CORRECTION: Booze Wants to Sink the Red Oak Victory
From: Butt, Tom
At the July 5 City Council meeting, Corky Booze advocated charging rent, both past and future, for the berth where the historic Victory Ship SS Red Oak Victory resides in historic Shipyard 3. Then he followed up by having the matter placed on the City Council agenda for consideration on July 10.
Providing free berthing for the Red Oak Victory is one of the commitments Richmond made years ago for Rosie the Riveter WWII Home Front National Historical Park, a unique “partnership” park where the National Park Service doesn’t actually own anything but provides a staff of dozens and millions of dollars for programs. The park’s Visitor Center opened less than a month ago, and annual visitation is expended to be in the hundreds of thousands.
The Red Oak Victory is owned and operated by the Richmond Museum of History and hundreds of volunteers. The Museum’s board includes many of Richmond’s most prominent citizens:
The Red Oak Victory, which is part of the national park and is listed on the National Register of Historic Places, has attracted thousands of visitors to Richmond as well as millions of dollars in grants.
Booze also opposed rehabilitation of the historic Riggers Loft, which is adjacent to the Red Oak Victory, and rehabilitation of the historic General Warehouse Building, which is just north of the Riggers Loft. Neither building rehabilitation would will use money from the general fund and in fact, will result in Port profits that could flow to the general fund.
The Richmond Museum Association sent out the following notice to its members and volunteers this morning:
URGENT NOTICE TO ALL MEMBERS
Corky Booze, a member of the Richmond City Council, has asked that an item be placed on the Council meeting of July 10, regarding his proposed requirement that the Red Oak Victory pay rent for Berth 6A, and if approved all back rent as well.
We must keep in mind that the San Francisco Bay Area, and most of California were highly influenced by the events of World War II. The War changed the demographics and economics of California, and markedly so of the City of Richmond. The preservation and restoration of the SS Red Oak Victory is providing a visual and physical link to that history and has given rise to a cultural tourism long anticipated and planned for in the greater Richmond area. This tourism is recognized as being an important factor in the revitalization of this community, a community still dealing with the impacts of the economic, social, and cultural upheaval of the war years. The museum’s mission for this project includes a strong commitment to service to the community while offering a unique perspective on its history.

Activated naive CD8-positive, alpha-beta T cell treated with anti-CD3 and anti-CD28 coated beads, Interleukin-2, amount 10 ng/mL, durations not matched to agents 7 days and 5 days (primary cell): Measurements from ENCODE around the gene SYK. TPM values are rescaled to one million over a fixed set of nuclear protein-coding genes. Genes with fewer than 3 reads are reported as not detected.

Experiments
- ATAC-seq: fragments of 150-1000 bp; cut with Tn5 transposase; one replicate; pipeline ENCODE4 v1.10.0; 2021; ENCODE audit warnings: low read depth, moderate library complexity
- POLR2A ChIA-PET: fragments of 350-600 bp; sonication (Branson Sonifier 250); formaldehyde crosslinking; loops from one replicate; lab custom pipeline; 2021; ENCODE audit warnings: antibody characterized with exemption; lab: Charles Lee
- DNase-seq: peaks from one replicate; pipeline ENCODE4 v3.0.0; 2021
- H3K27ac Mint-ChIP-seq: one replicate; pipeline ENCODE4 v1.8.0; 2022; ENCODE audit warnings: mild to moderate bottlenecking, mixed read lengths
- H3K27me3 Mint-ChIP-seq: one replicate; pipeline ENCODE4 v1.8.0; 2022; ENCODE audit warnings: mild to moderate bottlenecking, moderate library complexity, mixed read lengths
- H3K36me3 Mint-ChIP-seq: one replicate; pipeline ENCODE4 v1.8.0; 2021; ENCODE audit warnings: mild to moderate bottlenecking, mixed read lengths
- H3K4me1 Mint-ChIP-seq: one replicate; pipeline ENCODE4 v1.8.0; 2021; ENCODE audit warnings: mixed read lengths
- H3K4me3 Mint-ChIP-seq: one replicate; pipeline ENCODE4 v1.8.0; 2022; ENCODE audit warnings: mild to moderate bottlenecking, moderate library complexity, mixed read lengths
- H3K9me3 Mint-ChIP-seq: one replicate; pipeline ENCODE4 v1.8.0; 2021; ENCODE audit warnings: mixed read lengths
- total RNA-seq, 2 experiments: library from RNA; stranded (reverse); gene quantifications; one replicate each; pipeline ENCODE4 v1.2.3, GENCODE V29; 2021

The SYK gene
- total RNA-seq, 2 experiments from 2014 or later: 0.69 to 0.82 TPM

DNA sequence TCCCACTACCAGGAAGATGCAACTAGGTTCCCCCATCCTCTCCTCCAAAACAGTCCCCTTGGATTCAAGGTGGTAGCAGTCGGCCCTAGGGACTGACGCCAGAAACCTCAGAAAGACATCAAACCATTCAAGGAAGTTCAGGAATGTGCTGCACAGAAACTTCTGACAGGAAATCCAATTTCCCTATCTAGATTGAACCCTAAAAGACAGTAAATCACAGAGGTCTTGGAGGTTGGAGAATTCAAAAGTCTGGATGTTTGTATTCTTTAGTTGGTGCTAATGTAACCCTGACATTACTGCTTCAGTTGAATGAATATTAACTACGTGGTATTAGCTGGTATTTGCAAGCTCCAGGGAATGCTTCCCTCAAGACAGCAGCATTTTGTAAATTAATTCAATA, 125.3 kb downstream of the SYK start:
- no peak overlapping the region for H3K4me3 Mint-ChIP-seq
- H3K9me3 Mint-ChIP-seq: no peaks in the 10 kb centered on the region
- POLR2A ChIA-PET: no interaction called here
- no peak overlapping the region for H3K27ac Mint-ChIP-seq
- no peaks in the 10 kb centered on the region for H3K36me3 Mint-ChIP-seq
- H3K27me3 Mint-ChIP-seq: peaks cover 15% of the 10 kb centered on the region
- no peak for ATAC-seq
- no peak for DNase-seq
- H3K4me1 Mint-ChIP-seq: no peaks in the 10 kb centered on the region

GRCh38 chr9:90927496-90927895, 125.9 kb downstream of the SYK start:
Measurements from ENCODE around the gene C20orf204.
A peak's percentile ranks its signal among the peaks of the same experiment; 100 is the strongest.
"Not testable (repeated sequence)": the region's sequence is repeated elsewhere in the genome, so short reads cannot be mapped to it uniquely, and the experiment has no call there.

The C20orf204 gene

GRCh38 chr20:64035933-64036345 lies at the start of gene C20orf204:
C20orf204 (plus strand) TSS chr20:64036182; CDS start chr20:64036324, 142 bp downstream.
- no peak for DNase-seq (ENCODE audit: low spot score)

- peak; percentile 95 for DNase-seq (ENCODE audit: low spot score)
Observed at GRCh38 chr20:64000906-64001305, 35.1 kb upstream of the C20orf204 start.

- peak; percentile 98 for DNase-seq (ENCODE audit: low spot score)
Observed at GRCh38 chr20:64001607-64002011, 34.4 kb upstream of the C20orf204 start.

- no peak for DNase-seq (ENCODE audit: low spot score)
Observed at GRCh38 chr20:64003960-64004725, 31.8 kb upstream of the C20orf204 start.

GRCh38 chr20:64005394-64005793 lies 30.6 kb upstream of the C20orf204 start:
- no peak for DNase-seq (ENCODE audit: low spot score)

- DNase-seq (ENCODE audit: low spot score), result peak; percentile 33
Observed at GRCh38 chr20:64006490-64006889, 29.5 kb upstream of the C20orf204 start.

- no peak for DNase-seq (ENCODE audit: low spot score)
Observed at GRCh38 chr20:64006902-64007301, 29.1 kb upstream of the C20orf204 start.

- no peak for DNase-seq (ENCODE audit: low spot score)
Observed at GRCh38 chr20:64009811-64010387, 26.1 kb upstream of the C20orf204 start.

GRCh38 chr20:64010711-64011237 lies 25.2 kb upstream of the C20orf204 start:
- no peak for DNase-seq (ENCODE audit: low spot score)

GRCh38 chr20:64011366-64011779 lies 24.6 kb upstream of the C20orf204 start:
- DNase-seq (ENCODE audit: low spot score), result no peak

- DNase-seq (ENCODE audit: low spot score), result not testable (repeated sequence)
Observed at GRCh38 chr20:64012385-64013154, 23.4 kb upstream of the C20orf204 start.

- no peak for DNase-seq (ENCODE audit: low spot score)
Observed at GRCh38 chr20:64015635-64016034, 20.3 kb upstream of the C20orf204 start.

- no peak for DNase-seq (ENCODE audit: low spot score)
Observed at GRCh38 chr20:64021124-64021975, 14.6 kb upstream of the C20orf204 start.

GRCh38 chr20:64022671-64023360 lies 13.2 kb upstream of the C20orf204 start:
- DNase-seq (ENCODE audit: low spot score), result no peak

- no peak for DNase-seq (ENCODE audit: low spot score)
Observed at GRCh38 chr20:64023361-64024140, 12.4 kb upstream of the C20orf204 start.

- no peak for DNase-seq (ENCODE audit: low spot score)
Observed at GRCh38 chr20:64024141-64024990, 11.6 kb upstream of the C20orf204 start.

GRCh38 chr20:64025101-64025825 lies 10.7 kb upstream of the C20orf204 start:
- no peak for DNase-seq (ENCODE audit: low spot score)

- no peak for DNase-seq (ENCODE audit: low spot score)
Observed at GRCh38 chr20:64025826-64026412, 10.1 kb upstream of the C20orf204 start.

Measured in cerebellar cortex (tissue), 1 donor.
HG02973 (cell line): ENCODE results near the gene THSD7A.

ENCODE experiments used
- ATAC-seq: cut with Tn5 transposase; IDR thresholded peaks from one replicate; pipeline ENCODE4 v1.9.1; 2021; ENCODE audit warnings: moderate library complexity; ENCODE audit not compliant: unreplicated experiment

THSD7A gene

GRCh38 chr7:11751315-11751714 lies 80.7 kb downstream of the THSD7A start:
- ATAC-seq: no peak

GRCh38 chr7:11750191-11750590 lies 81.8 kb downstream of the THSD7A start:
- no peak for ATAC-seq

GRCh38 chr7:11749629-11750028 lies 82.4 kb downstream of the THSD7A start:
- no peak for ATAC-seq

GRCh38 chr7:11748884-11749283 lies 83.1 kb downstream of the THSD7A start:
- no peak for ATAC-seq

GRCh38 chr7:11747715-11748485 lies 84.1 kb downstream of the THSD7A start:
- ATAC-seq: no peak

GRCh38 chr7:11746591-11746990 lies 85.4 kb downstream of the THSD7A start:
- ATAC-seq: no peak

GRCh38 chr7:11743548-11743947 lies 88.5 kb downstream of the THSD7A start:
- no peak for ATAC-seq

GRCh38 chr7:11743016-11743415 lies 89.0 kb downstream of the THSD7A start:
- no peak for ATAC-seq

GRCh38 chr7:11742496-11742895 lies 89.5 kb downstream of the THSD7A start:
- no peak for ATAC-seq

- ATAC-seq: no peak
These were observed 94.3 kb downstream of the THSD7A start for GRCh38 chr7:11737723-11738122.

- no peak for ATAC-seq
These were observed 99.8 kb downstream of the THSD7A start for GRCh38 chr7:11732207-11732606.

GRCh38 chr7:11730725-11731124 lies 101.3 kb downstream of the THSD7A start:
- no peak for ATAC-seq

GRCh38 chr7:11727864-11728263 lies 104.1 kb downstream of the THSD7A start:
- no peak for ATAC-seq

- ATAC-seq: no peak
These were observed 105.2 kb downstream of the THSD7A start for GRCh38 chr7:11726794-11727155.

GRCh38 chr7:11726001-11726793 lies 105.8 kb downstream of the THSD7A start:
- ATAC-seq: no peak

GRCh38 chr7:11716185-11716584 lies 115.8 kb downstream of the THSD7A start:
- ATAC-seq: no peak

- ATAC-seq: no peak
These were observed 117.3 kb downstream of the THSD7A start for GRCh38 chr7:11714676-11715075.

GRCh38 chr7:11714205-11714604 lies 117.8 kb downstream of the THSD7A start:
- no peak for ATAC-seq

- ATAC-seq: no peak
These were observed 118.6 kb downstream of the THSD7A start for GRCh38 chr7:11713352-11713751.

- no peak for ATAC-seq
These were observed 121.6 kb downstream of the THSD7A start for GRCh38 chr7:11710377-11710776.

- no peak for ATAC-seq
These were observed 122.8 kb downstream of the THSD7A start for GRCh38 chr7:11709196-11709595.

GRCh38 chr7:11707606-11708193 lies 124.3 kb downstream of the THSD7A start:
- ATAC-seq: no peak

It is undeniable that the volunteers involved in the ship’s restoration are providing an invaluable service to the community. And in exchange for that acknowledged service to the City of Richmond, the City agreed in 1998 to free berthing. Now, Corky Booze would choose to ask that the City renege on this no-rent agreement with the museum. What a selfish misguided concept, clearly indicating a lack of appreciation for the museum’s commitment to the project and the City’s commitment as well. This is a commitment involving year’s of fundraising and thousands of hours of volunteer time. Even the suggestion that the council consider such a grievous breech of a thirteen year agreement between one of its citizen groups and its government is the height of immorality. What a slap in the face to these citizens that a man elected to represent them and stand for what is good and best for all would propose such a consideration.
Please attend the City Council meeting on July 10th, make your voices heard – stand up for justice and integrity – make it known that the citizens of Richmond, California will not tolerate even the suggestion that our government is so low it would consider breeching an agreement.
In any event, it’s not exactly like ships are floating in line waiting to pay for berthing in Richmond. Currently, the piers at Terminals 1 and 3 are unused, and the entire pier at Point Molate is empty. The City just contracted to have two tugs that haven’t paid rent for years removed from the basins at Point Potrero marine Terminal (Shipyard 3). Because the Port doesn’t have an approved security plan, it is also restricted in the types of ships that can be berthed at vacant piers.